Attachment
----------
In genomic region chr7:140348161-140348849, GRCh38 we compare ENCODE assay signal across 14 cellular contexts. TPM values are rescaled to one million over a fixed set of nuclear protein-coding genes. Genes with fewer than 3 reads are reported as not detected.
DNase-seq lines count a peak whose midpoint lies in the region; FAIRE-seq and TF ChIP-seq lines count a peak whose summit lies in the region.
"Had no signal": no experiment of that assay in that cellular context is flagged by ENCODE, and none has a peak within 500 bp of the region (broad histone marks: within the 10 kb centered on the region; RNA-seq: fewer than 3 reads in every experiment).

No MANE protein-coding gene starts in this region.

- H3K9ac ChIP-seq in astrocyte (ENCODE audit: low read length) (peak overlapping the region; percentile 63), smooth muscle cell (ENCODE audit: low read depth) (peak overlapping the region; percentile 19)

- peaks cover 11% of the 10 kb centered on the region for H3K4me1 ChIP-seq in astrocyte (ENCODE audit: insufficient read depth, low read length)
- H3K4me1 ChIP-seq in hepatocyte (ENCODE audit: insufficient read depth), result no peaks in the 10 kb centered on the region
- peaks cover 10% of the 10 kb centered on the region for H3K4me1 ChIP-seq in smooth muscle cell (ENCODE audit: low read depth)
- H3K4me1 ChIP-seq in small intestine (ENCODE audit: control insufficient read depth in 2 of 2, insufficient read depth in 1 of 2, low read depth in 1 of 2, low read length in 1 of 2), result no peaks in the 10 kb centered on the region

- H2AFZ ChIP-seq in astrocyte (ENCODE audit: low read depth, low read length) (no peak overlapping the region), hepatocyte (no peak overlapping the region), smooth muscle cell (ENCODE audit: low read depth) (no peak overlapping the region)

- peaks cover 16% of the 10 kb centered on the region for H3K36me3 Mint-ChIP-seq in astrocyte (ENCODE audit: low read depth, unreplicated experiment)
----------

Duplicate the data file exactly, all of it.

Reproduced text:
In genomic region chr7:140348161-140348849, GRCh38 we compare ENCODE assay signal across 14 cellular contexts. TPM values are rescaled to one million over a fixed set of nuclear protein-coding genes. Genes with fewer than 3 reads are reported as not detected.
DNase-seq lines count a peak whose midpoint lies in the region; FAIRE-seq and TF ChIP-seq lines count a peak whose summit lies in the region.
"Had no signal": no experiment of that assay in that cellular context is flagged by ENCODE, and none has a peak within 500 bp of the region (broad histone marks: within the 10 kb centered on the region; RNA-seq: fewer than 3 reads in every experiment).

No MANE protein-coding gene starts in this region.

- H3K9ac ChIP-seq in astrocyte (ENCODE audit: low read length) (peak overlapping the region; percentile 63), smooth muscle cell (ENCODE audit: low read depth) (peak overlapping the region; percentile 19)

- peaks cover 11% of the 10 kb centered on the region for H3K4me1 ChIP-seq in astrocyte (ENCODE audit: insufficient read depth, low read length)
- H3K4me1 ChIP-seq in hepatocyte (ENCODE audit: insufficient read depth), result no peaks in the 10 kb centered on the region
- peaks cover 10% of the 10 kb centered on the region for H3K4me1 ChIP-seq in smooth muscle cell (ENCODE audit: low read depth)
- H3K4me1 ChIP-seq in small intestine (ENCODE audit: control insufficient read depth in 2 of 2, insufficient read depth in 1 of 2, low read depth in 1 of 2, low read length in 1 of 2), result no peaks in the 10 kb centered on the region

- H2AFZ ChIP-seq in astrocyte (ENCODE audit: low read depth, low read length) (no peak overlapping the region), hepatocyte (no peak overlapping the region), smooth muscle cell (ENCODE audit: low read depth) (no peak overlapping the region)

- peaks cover 16% of the 10 kb centered on the region for H3K36me3 Mint-ChIP-seq in astrocyte (ENCODE audit: low read depth, unreplicated experiment)